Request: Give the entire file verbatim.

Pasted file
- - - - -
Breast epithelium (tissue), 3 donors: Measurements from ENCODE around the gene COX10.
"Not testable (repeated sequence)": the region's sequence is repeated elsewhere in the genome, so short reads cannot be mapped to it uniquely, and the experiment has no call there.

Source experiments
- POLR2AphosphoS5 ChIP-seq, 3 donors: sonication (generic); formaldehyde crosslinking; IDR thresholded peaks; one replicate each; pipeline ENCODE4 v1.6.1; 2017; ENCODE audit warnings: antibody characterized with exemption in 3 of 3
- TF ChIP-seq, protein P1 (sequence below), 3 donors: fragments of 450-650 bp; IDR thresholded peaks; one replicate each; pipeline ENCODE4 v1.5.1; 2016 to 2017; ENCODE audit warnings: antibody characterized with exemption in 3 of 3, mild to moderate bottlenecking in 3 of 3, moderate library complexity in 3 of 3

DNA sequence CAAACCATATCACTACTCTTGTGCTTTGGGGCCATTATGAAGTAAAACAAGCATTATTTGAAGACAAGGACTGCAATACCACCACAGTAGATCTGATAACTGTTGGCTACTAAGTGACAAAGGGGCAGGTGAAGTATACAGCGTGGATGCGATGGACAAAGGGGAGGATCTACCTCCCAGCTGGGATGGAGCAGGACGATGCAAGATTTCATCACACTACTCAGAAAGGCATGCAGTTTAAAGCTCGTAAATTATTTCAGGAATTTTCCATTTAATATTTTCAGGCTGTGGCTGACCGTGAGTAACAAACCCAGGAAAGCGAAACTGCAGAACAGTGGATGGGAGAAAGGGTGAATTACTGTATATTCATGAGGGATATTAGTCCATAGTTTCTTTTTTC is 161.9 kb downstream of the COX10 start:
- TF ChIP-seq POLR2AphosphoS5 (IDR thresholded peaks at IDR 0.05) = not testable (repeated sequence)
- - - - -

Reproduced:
Breast epithelium (tissue), 3 donors: Measurements from ENCODE around the gene COX10.
"Not testable (repeated sequence)": the region's sequence is repeated elsewhere in the genome, so short reads cannot be mapped to it uniquely, and the experiment has no call there.

Source experiments
- POLR2AphosphoS5 ChIP-seq, 3 donors: sonication (generic); formaldehyde crosslinking; IDR thresholded peaks; one replicate each; pipeline ENCODE4 v1.6.1; 2017; ENCODE audit warnings: antibody characterized with exemption in 3 of 3
- TF ChIP-seq, protein P1 (sequence below), 3 donors: fragments of 450-650 bp; IDR thresholded peaks; one replicate each; pipeline ENCODE4 v1.5.1; 2016 to 2017; ENCODE audit warnings: antibody characterized with exemption in 3 of 3, mild to moderate bottlenecking in 3 of 3, moderate library complexity in 3 of 3

DNA sequence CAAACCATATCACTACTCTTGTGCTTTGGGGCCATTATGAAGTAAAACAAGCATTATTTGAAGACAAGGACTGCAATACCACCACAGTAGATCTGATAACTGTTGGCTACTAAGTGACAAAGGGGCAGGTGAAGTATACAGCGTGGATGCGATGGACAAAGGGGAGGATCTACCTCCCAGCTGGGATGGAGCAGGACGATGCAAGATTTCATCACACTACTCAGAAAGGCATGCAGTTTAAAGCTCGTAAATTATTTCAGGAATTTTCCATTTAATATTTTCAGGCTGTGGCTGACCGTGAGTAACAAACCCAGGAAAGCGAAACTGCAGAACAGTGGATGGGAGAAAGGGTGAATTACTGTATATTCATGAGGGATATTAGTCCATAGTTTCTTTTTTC is 161.9 kb downstream of the COX10 start:
- TF ChIP-seq POLR2AphosphoS5 (IDR thresholded peaks at IDR 0.05) = not testable (repeated sequence)